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Stanley Rosen's critique of Leo Strauss.

Was there ever a pupil, wise or foolish, who in fact agreed with his master in every point?

--Leo Strauss, Liberalism Ancient and Modern

STANLEY ROSEN'S CRITIQUES OF HIS TEACHER, Leo Strauss, are invariably brisk and stylish philosophic polemics. Over the course of more than forty years they have ranged in tone from the pugnacious to the laudatory. As critiques of Strauss go they are consistently in the highest philosophic echelon. What, then, are we to make of their frequent rough-handling of their subject? Even at their most temperate and even-handed--as in Rosen's chapter on Wittgenstein and Strauss in The Elusiveness of the Ordinary--Rosen ' s interpretations of Strauss rely on unsympathetic, distorting readings of Strauss. (1)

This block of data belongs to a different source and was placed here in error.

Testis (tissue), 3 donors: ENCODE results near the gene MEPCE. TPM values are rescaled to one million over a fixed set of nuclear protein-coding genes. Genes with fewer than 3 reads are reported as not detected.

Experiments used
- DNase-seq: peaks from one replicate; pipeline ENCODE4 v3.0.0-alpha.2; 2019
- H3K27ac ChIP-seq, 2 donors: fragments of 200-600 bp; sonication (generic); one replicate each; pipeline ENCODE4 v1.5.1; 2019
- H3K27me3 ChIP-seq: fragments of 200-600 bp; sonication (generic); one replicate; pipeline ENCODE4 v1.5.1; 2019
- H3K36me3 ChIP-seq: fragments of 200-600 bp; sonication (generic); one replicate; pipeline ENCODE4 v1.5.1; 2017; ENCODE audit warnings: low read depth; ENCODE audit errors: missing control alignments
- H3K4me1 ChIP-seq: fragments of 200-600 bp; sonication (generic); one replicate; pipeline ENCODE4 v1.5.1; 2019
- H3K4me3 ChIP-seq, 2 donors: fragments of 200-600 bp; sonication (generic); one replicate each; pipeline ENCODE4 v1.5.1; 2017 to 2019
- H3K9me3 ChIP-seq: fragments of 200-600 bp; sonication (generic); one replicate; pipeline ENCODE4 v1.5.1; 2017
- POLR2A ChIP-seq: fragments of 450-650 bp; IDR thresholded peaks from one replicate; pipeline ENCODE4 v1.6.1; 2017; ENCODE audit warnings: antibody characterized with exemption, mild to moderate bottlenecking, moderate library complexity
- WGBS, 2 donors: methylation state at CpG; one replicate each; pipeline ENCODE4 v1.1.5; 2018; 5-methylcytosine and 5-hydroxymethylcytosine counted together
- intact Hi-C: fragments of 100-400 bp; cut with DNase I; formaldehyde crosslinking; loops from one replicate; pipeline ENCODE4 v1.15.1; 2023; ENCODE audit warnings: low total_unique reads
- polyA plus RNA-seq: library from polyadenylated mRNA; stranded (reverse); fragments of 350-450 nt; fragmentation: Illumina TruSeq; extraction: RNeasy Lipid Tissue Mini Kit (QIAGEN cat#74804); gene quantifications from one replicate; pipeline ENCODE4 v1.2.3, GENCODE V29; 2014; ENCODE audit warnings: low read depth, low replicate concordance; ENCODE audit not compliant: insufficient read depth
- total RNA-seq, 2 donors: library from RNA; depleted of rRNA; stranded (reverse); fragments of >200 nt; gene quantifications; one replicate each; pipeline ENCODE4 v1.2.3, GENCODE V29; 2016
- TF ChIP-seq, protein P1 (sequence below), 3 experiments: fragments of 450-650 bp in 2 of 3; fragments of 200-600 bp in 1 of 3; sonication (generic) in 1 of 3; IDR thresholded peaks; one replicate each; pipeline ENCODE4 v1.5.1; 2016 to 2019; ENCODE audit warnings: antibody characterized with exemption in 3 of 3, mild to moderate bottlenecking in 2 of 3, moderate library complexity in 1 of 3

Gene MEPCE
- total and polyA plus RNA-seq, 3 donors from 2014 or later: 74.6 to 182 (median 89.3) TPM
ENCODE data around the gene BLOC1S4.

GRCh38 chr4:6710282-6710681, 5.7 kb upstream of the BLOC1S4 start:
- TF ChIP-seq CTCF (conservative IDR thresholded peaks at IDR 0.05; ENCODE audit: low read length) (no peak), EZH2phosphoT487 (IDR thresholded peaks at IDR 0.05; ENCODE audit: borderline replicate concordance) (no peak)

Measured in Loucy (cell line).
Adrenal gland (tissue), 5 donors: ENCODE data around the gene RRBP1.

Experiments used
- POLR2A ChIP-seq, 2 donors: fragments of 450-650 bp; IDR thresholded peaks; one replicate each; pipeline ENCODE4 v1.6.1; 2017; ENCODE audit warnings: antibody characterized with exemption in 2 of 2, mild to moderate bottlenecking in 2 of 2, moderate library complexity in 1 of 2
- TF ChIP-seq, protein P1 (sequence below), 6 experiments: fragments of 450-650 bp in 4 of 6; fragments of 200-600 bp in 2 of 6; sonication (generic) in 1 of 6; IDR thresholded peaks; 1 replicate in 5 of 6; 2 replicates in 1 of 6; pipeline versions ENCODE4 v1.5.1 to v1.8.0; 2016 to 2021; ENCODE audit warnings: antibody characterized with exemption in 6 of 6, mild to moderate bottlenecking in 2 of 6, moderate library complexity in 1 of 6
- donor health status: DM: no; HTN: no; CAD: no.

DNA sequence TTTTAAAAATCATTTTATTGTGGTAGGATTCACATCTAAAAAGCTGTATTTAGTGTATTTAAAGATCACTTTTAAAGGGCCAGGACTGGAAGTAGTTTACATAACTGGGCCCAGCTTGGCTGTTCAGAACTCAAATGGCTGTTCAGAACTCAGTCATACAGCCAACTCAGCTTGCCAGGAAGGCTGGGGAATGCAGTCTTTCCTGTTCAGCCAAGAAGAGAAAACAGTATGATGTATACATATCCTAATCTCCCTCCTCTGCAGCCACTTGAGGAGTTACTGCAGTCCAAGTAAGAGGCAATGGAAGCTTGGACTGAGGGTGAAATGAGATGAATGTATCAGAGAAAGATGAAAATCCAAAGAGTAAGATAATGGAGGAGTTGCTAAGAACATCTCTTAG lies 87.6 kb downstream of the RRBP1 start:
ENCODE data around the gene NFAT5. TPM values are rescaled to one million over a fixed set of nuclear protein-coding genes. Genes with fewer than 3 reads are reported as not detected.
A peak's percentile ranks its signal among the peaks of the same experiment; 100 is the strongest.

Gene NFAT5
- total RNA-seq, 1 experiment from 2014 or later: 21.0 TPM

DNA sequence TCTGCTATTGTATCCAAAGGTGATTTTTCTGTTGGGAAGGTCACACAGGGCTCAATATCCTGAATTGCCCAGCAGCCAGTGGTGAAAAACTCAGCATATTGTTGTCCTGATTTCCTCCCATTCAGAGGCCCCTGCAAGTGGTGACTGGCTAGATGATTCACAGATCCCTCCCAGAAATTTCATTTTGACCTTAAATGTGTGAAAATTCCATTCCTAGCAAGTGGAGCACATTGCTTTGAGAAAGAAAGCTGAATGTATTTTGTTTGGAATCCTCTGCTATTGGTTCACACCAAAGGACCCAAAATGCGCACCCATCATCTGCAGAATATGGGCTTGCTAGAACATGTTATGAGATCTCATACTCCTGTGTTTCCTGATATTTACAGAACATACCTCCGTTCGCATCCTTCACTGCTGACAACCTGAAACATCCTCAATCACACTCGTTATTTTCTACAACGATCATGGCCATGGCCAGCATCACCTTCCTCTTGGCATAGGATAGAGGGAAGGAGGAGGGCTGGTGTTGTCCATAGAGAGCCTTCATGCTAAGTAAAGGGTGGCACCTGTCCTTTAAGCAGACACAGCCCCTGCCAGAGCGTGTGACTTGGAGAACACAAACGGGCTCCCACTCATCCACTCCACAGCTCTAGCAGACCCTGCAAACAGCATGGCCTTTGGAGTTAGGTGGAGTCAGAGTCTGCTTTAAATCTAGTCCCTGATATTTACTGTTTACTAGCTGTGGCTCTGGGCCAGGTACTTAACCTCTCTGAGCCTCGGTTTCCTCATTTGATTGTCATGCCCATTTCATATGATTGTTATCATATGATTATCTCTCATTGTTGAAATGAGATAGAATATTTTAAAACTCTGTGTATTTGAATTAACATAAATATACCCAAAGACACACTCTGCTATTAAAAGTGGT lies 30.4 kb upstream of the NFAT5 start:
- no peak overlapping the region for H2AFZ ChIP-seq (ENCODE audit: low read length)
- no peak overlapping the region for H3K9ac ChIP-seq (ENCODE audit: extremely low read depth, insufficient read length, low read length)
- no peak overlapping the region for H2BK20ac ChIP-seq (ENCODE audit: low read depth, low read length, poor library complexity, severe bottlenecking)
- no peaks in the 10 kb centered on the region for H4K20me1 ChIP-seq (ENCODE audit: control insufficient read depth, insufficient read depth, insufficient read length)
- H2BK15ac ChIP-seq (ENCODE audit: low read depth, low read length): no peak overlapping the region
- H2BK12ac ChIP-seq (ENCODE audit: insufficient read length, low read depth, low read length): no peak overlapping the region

A number of scholars have interpreted Rosen's critiques of Strauss as unfair. While they are not dismissive of Rosen, they present an account of his relationship to his teacher that makes him seem either careless, ungenerous in his manner of reading Strauss, or both. (2) These interpretations of Rosen correctly report a litany of false inferences, misplaced claims, forced conclusions, strident pronouncements, and in one case, an important misquotation. Surely the unique combination of brusqueness and celerity that characterizes Rosen's treatments of Strauss gives them warrant. (3) These accounts fail, however, to credit the genuinely philosophical character of Rosen's encounter with Strauss and Rosen's manner of writing. Those who have written on Rosen's philosophical thought are closer to the mark. (4) They remark on Rosen's differences with his teacher but do not at any length account for the extreme peculiarity of Rosen's critiques of Strauss. Without sufficiently addressing themselves to these critiques, these authors have not successfully answered the charge that Rosen's discussion of Strauss rests on a series of willful exaggerations and distortions. Rosen distorts Strauss because according to his own understanding of the nature of philosophy, such a distortion is required. This mode of speech is, for Rosen, an intrinsic element of philosophy. At the same time, paradoxically, Rosen's distortion of Strauss is the mark of respect shown by one thinker of high rank for another.